It would seem to some that these warnings are veiled inferences to the results of recent political events in the United States. To those who are spiritually cognitive I need not explain anything but conversely to the unbelieving all the explanation in the world would not suffice. I can use the simplest adage to correctly answer the question if I must, “if the shoe fits, wear it.”

I cannot express the gratitude I feel for those who have encouraged me over the years of this prophetic ministry. I can also say openly to the naysayers that I am not merely a grumpy kind of guy who just can’t seem to see anything hopeful in the present world. I not only see hope but my eyes are on the only real hope of this or any age before it. That hope is the Lord Jesus Christ. His finished work on the cross and his promise of salvation to all who will receive it will shine through even the darkest days of the rule of antichrist. The world offers no such hope nor can it ever.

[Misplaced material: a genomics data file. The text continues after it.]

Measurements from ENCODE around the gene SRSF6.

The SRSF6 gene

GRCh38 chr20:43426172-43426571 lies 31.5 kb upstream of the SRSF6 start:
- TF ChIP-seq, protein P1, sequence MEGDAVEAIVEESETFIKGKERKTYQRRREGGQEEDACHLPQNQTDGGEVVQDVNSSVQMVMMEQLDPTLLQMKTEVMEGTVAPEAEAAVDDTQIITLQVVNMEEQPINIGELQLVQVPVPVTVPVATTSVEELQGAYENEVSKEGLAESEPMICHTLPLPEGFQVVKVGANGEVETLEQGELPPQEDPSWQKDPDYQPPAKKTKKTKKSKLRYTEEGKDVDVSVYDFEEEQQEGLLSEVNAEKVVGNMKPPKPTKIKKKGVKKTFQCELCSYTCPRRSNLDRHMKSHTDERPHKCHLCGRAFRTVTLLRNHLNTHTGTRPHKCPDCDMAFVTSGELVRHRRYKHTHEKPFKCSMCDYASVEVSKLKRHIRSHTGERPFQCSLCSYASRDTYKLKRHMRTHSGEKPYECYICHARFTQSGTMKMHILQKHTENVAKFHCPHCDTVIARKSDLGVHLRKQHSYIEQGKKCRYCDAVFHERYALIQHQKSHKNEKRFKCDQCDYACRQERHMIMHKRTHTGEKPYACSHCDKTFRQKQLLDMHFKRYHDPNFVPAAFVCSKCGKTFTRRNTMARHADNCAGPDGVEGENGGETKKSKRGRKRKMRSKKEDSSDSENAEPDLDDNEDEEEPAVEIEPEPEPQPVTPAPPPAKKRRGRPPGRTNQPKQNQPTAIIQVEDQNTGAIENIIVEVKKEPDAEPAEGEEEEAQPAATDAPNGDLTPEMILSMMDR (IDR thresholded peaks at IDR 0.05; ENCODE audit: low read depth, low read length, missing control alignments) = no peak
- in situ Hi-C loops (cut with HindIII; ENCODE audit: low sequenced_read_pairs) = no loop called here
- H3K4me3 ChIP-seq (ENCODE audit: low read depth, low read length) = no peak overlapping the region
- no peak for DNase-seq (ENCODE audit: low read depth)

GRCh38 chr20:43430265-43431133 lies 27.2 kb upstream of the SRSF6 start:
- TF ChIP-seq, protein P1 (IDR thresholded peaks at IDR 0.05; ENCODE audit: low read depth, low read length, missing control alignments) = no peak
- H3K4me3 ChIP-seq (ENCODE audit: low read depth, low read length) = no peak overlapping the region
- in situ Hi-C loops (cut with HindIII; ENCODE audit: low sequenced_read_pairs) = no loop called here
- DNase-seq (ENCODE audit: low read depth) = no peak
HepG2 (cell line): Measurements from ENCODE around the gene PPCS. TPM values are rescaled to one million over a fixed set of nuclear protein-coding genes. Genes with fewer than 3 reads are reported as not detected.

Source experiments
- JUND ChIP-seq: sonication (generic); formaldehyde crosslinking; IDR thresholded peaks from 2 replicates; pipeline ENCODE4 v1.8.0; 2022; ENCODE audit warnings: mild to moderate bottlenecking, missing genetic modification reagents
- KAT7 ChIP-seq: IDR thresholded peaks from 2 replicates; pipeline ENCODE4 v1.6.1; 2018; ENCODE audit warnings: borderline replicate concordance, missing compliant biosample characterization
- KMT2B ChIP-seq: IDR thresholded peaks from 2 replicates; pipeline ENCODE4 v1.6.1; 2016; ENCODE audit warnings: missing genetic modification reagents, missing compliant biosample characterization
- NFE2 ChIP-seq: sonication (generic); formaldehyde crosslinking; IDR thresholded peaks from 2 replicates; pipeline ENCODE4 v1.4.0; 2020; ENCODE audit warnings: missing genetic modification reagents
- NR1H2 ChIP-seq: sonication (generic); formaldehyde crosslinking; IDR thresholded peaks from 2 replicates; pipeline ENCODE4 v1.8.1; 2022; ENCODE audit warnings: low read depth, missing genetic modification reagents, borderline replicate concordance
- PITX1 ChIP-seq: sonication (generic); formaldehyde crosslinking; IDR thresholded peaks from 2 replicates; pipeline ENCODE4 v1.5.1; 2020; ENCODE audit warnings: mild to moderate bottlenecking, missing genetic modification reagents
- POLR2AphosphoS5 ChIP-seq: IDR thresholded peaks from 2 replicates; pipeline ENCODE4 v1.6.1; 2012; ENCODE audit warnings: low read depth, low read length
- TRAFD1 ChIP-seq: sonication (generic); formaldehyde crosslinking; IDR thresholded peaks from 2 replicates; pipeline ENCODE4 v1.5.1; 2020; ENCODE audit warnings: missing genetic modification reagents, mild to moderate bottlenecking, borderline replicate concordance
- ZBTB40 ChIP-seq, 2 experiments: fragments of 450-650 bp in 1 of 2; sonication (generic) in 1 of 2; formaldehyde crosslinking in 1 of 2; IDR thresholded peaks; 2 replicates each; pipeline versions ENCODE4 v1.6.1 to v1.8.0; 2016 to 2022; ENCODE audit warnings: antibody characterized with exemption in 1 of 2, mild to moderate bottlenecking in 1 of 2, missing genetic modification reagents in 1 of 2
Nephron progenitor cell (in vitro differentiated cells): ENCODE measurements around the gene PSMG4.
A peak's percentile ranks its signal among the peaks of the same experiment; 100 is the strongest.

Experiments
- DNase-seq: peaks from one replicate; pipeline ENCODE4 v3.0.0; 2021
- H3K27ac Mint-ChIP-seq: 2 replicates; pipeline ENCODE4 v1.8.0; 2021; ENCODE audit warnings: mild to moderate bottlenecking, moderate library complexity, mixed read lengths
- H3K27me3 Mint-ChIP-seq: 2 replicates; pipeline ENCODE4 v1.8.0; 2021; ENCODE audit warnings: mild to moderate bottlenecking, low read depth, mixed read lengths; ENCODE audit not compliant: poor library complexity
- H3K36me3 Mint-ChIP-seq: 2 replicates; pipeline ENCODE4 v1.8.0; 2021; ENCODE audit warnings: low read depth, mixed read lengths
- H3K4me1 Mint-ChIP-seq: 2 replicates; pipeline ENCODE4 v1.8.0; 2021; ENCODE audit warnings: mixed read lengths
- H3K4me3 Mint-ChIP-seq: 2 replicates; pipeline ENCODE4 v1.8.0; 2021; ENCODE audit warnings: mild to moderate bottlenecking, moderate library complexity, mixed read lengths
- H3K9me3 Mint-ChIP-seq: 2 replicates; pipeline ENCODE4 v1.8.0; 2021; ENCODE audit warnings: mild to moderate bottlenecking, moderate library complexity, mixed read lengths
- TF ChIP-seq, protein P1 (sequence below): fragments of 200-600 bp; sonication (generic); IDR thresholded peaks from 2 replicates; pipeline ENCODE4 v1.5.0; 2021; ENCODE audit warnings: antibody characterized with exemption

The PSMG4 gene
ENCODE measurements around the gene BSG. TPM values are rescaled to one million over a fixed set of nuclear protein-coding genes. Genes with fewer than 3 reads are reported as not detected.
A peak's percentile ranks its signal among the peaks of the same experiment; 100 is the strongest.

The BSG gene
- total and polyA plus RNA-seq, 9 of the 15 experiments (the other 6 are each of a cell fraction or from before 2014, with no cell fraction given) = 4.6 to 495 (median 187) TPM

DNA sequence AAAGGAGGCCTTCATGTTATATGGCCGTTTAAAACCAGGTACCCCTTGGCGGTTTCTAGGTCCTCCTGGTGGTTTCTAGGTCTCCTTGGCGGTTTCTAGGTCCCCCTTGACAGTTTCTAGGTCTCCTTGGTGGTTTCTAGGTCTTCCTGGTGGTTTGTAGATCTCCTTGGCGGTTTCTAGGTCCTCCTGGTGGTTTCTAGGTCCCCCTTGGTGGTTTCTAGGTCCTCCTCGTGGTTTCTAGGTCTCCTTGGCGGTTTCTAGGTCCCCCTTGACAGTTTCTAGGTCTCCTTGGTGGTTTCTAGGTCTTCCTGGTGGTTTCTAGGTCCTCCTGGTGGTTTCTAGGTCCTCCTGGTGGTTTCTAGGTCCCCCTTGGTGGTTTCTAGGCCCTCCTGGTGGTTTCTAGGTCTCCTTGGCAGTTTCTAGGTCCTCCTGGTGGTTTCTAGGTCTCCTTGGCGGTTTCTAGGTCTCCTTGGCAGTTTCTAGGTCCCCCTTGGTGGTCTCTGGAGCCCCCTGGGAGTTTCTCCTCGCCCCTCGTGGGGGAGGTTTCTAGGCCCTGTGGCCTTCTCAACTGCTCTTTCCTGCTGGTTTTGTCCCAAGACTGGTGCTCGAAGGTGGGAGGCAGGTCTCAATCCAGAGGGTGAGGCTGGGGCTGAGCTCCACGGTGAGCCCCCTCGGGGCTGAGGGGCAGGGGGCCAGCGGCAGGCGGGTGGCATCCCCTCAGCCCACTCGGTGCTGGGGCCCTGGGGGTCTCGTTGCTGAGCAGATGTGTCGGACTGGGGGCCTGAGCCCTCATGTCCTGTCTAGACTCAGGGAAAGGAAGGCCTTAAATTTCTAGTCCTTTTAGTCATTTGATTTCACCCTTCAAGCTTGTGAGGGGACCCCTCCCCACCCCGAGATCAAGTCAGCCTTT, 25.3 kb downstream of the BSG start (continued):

I look forward to the day when I can throw off this mantle that requires me to address a world of unbelievers with a message that they doubt or disdain. I will do that when the Creator God plants the feet of his only begotten Son firmly on the Mount of Olives from where he first ascended back to his Father after his resurrection. That’s my day, what’s yours?